Religion; The Good, The Bad, and The Ugly

Tom Waits – What Keeps Mankind Alive.

I do not find religion inherently flawed. Communities should be close-knit, and support each other’s lives – religions consistently do this. Everyone sharing the same philosophy facilitates that interaction. But, the majority of today’s religions have an assumption at the core of their beliefs.

Assumptions, treated as fact, are essentially just self-deceptions. As stated in the Paradigm Primer, that behavior has negative results. Therefore, practitioners of those religions, embody those results. Therefore, the religions which revolve around assumptions, are unhealthy and detriments to society.

But again, there are positives to religion – when devoid of those delusions. Strangers congregating, sharing their lives as family – what could be better? Often, these communities promote charitable acts. I spent a year and a half volunteering for religious organizations, and went to a Christian church mass every weekend for 6 months.

I, personally, saw the benefits of that type of socializing. And those people, though possessing the negative results of delusion, nevertheless attempted morality. At Habitat for Humanity, while I was there, we built.. 10 homes, from the ground up, for families that desperately needed them. A neighborhood containing a wide variety of ethnic backgrounds, of people whom had been mistreated by life. Refugees, handicapped, families with sick children, etc.

These homes were not merely given – an extensive qualification process resulted in nearly nonexistent abuse of this generosity. Part of the qualification was the families, before finally being granted a home, was putting in 500 hours of “sweat-equity.” The families of this neighborhood, hand in hand, built each others homes, alongside volunteers – from laborers, to those in charge. This is how society should behave.

At the Salvation Army, I helped give thousands, likely hundreds-of-thousands, of pounds of food to families in need. They also distributed school supplies, clothing, provided chaperoned activities for children, a humble summer camp program, hot meals, women’s and men’s gatherings.

At Christmas, along with the food, we also included toys. This was not a simple program. We collected thousands, likely hundreds-of-thousands, of dollars worth of brand new toys. To distribute them, each family signing up for food also signed for their children, by age and sex, up to 12 years old. Some families had 7 qualifying children.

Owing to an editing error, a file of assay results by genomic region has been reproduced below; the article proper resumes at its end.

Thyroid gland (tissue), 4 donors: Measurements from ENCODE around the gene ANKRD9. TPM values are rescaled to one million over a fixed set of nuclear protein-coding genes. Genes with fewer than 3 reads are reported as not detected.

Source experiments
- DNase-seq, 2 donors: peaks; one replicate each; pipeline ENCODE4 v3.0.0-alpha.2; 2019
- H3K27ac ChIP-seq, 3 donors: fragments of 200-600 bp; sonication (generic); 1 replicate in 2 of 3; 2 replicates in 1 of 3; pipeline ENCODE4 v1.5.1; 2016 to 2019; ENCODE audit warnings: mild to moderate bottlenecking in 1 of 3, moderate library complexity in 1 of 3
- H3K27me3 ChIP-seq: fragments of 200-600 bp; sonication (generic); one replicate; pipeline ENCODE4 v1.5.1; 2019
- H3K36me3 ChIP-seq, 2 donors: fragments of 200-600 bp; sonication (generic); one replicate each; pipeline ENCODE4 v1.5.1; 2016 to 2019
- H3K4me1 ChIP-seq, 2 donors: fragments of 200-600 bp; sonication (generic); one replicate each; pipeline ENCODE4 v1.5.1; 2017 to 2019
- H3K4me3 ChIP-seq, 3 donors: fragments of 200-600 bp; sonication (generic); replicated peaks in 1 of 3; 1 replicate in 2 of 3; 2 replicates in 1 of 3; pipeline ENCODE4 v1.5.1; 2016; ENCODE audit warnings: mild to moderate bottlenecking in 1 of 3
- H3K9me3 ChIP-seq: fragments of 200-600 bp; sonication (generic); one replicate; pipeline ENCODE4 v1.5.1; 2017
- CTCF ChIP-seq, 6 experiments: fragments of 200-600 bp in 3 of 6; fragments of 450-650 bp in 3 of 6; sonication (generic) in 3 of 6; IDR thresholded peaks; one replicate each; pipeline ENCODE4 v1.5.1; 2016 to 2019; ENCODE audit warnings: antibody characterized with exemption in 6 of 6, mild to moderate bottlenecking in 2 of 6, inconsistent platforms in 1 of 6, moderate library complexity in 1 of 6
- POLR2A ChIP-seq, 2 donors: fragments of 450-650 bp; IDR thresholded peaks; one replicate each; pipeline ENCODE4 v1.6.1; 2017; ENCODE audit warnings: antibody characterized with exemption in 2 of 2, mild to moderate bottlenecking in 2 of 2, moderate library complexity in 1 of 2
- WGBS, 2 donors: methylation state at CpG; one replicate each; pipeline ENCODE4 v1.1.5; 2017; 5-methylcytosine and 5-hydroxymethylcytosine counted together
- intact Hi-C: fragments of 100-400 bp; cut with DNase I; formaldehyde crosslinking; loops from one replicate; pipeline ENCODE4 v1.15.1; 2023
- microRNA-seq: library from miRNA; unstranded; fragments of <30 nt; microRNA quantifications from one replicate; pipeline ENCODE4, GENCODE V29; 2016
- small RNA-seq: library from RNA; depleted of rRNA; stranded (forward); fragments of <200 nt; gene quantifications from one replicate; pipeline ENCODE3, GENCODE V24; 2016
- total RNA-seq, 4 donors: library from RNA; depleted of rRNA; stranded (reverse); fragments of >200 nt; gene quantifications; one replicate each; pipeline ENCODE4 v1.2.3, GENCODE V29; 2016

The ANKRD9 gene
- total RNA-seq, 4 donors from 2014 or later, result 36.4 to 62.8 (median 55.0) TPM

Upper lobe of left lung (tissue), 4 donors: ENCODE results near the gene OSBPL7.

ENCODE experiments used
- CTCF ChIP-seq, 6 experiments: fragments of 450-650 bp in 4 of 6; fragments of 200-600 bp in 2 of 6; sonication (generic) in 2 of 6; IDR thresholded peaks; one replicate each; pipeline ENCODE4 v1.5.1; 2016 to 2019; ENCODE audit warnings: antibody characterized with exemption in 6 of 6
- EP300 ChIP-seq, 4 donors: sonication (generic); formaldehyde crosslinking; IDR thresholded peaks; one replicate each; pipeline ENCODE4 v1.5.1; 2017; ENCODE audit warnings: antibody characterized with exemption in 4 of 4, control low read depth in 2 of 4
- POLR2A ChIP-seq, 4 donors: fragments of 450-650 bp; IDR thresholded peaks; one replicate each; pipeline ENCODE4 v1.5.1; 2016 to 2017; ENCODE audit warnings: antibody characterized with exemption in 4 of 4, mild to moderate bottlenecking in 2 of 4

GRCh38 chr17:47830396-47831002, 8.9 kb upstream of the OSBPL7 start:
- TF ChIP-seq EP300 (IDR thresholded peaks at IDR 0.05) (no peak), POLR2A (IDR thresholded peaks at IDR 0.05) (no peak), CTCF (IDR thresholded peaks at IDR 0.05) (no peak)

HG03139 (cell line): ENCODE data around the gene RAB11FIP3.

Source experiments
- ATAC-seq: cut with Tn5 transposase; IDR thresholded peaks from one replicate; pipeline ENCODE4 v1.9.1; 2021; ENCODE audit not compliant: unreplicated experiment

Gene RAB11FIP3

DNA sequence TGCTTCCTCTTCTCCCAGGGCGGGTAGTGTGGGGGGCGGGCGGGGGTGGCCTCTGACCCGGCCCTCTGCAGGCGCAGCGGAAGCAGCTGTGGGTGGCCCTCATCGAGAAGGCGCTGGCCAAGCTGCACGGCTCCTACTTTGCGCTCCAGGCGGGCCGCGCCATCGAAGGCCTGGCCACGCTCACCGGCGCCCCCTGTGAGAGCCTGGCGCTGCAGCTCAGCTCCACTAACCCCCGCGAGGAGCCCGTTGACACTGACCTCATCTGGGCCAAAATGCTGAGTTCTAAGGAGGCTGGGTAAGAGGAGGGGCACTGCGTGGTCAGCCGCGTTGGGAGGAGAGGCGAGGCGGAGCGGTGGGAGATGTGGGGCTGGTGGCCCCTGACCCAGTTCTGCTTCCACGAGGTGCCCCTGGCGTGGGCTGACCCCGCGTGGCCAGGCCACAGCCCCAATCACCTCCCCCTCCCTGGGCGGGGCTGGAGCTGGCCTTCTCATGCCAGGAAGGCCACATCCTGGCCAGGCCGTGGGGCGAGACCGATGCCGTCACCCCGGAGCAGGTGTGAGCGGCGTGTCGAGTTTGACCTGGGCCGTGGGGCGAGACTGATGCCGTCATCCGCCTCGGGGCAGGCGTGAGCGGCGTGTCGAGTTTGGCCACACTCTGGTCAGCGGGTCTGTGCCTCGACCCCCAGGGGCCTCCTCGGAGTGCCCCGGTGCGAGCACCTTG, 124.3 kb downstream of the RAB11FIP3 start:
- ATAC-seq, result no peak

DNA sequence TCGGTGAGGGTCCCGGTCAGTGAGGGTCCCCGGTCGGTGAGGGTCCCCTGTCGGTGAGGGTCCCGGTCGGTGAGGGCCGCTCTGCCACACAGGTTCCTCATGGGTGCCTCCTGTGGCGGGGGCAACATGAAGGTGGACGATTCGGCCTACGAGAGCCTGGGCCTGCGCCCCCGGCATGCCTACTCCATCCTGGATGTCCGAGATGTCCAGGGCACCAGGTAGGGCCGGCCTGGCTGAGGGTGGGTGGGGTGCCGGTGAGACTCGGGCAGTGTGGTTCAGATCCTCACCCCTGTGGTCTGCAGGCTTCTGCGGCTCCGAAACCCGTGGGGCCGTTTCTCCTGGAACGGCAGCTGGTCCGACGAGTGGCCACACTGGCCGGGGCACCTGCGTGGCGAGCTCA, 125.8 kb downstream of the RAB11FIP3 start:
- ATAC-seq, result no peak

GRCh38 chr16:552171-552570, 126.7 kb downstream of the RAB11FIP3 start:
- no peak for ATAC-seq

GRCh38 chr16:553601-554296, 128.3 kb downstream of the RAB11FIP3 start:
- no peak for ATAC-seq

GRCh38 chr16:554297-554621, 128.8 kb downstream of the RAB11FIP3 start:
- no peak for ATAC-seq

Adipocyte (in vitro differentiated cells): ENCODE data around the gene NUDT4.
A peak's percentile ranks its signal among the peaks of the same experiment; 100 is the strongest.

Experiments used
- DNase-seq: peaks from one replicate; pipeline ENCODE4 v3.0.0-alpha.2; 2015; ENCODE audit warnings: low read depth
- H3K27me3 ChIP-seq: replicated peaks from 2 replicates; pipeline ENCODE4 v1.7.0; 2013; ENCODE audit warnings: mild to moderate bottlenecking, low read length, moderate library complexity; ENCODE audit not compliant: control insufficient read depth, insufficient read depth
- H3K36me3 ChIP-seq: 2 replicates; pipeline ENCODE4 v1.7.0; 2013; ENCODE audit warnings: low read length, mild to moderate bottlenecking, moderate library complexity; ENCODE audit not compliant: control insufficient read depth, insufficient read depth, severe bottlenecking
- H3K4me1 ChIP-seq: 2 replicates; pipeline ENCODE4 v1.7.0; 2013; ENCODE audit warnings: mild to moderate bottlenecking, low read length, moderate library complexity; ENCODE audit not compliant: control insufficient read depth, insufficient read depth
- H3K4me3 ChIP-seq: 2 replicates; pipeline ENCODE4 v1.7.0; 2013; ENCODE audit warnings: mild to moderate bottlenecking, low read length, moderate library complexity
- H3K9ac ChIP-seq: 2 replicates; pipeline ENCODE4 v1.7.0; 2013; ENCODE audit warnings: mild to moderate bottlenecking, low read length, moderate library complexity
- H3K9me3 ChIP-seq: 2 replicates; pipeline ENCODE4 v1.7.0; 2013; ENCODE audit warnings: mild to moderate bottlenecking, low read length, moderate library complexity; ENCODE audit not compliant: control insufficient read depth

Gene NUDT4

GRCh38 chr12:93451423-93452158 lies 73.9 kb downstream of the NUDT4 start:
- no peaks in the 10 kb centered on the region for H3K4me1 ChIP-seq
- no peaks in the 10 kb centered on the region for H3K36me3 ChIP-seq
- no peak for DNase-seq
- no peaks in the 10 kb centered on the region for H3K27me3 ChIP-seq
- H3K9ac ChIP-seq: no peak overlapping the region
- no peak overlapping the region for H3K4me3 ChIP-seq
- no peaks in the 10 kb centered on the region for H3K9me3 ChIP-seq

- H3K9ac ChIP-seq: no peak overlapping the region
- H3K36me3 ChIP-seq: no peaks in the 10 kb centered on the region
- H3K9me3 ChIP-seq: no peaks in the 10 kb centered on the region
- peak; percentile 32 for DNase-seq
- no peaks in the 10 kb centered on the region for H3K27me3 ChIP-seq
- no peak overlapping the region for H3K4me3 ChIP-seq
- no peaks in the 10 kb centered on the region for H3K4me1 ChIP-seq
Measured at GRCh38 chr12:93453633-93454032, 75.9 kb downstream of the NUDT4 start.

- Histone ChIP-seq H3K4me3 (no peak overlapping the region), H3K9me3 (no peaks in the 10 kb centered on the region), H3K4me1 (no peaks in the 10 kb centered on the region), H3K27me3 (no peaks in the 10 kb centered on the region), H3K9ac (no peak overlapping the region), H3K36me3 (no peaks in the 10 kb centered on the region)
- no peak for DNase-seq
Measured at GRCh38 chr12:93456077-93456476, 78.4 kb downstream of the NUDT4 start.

Near Christmas, in a little room connected to the massive warehouse that housed the ocean of toys, we laid out a wide variety of toys – so that the families could choose what they wanted to give their children. We also, on a first-come-first-serve basis, gave out free Christmas trees, which we personally gathered from a tree farm that was kind enough to donate. These were top-quality trees.

Remembering all this, frankly, has me crying at the moment of writing. But that does not prevent the negative influences to society, that religions, which revolve around delusion, create. For, when delusion reduces the strength of individuals and society, they are less capable of being charitable. And a strong society needs far less charity.

So, the “good” is solidarity. The “bad” is psychologically crippling humanity for millennia. The “ugly” happens when those crippled minds start wars, subjugate the masses, rape kids, exploit each other, and all the other shit so common throughout religious history. Not to mention their general incompetence compromising every socioeconomic system they’re a part of.

Yes, I’m aware that people who aren’t religious also commit these crimes. But, if the majority of humanity weren’t delusional and insentient, and thus helpless and savage, how often would those crimes occur?


My experiences were only at specific branches of the organizations. I can’t say whether or not other branches are so moral. Nevertheless, I suggest contributing time and money. Both happily take cash.

Habitat for Humanity is split into two main functions. One does various degrees of home building, and depending on the branch, accepts groups or individuals to volunteer as laborers. Their “ReStore” is essentially a thrift store for construction materials, tools, major appliances – as well as anything else they have room to sell. They also accept donations of construction materials and tools.  

For Salvation Army, give change to the bell ringers at grocery stores – that’s the majority of their income, which they give back almost entirely to the community. Donations of food, cloths, school supplies, anything useful, may also be accepted. Those donations may find their way to their thrift stores, or directly to those in need, depending on who receives them. Volunteering is possible, depending on branches.


Paradigm / Philosophy Hub



~ by Louis Naughtic on August 5, 2016.

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